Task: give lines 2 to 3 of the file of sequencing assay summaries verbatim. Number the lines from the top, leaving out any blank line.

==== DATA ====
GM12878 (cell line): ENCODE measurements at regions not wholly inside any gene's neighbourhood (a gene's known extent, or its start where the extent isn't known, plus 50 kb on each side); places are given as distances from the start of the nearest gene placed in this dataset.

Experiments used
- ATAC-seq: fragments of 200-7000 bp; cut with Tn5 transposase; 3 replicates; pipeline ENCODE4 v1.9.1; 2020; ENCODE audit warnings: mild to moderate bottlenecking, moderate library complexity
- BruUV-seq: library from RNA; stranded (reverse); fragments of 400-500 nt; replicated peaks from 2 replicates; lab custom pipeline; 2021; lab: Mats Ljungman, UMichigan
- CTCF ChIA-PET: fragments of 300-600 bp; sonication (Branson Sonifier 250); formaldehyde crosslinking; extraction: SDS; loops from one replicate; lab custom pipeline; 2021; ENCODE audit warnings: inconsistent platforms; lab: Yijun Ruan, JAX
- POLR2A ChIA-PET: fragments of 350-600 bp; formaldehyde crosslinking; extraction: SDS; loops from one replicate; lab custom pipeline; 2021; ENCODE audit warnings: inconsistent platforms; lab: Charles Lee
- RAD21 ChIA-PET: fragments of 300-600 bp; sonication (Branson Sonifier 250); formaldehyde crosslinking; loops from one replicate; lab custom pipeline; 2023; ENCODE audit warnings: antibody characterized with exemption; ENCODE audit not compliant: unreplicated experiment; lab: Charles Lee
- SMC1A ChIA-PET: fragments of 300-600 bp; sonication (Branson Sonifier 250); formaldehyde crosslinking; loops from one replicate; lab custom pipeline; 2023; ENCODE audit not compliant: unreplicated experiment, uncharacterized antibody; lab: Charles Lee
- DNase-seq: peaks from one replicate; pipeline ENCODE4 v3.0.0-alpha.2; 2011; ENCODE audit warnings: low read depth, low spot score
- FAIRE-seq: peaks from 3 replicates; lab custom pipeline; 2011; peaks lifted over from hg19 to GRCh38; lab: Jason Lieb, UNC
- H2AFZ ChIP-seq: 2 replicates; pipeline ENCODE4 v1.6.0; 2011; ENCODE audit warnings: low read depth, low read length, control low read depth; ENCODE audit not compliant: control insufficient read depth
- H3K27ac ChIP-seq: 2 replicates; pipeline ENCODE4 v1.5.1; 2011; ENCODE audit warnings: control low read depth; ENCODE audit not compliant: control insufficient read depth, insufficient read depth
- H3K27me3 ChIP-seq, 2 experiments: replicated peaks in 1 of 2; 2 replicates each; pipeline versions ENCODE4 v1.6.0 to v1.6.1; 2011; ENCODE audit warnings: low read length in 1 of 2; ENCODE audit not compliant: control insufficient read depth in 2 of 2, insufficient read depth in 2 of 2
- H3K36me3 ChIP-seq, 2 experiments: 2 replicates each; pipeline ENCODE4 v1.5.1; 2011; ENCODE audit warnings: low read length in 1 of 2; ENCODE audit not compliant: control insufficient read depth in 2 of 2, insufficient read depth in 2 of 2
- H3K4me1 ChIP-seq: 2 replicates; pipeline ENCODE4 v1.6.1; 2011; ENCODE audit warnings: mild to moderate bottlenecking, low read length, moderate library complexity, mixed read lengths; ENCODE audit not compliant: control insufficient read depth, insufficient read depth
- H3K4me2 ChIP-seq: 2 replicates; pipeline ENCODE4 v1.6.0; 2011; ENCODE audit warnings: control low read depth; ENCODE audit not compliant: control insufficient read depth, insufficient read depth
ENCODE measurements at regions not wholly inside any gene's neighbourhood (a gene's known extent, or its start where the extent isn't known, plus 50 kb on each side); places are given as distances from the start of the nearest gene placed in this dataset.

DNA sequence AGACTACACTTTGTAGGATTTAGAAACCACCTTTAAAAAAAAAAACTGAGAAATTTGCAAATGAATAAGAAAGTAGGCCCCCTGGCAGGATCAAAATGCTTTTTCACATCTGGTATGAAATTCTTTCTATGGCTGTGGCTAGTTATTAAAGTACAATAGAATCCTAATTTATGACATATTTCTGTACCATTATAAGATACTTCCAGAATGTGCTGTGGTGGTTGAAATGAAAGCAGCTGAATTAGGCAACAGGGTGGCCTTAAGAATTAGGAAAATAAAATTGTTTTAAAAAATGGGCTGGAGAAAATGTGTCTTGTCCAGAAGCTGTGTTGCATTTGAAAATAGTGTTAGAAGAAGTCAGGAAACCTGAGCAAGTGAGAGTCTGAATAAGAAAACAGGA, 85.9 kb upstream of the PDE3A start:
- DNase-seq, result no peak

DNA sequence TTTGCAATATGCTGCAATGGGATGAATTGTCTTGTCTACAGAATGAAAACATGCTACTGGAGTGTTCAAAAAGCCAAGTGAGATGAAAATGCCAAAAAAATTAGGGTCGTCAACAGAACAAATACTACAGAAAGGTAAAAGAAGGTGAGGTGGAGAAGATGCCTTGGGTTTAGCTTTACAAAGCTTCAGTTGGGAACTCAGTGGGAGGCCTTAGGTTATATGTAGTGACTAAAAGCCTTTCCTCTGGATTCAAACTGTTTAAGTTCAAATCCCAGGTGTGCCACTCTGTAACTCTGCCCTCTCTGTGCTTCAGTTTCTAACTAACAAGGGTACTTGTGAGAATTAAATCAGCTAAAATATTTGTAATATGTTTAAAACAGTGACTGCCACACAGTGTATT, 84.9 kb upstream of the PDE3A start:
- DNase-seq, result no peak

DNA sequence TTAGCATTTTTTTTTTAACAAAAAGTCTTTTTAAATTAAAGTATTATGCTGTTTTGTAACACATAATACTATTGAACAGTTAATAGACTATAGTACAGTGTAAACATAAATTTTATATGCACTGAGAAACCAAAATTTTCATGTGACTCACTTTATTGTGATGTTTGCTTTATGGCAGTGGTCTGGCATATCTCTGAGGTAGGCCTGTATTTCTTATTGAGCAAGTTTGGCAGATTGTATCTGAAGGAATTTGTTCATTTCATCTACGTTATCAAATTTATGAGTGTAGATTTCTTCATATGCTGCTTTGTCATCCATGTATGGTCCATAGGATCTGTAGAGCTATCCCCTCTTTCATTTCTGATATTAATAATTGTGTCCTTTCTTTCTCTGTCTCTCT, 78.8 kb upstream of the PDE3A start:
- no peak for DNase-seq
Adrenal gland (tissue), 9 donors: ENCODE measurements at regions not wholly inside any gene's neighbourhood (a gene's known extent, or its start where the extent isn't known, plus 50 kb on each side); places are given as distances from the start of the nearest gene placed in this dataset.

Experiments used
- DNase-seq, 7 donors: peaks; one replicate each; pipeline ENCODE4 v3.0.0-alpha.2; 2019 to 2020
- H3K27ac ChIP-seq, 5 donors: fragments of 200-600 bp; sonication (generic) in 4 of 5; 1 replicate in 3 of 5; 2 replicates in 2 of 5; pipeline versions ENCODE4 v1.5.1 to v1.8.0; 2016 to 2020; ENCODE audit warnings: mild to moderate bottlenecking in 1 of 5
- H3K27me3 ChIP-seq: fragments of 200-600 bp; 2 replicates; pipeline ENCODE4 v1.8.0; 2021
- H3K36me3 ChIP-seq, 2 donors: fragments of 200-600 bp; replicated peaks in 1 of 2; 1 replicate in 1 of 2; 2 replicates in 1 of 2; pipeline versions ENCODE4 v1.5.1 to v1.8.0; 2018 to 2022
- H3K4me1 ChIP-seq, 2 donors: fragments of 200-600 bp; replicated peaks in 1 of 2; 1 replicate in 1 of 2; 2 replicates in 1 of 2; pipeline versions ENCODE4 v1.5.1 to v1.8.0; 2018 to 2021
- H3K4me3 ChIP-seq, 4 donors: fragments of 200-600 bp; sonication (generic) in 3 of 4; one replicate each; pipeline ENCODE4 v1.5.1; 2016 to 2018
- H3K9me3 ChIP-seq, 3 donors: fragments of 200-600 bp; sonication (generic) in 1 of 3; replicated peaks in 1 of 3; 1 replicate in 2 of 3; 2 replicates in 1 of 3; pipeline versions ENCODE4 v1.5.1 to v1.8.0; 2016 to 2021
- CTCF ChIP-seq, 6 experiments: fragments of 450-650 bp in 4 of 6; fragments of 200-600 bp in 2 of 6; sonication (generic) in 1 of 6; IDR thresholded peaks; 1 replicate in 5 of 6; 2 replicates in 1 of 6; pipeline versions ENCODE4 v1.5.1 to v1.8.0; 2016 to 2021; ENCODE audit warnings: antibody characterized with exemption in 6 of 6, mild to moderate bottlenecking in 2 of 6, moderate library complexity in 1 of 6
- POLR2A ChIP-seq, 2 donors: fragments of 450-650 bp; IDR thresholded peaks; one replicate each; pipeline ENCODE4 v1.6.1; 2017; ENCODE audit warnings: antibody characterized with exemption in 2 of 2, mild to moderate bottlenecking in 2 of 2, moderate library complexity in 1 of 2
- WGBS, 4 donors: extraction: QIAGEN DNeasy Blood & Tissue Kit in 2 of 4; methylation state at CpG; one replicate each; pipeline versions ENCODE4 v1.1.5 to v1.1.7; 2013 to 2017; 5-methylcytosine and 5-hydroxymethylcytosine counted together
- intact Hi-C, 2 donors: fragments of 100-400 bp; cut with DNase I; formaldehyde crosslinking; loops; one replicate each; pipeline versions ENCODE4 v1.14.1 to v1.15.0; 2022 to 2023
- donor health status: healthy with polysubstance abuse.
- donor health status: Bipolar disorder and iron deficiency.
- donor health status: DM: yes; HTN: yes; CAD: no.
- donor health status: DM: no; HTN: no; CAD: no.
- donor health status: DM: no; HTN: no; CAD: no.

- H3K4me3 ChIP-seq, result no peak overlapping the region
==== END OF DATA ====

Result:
Experiments used
- ATAC-seq: fragments of 200-7000 bp; cut with Tn5 transposase; 3 replicates; pipeline ENCODE4 v1.9.1; 2020; ENCODE audit warnings: mild to moderate bottlenecking, moderate library complexity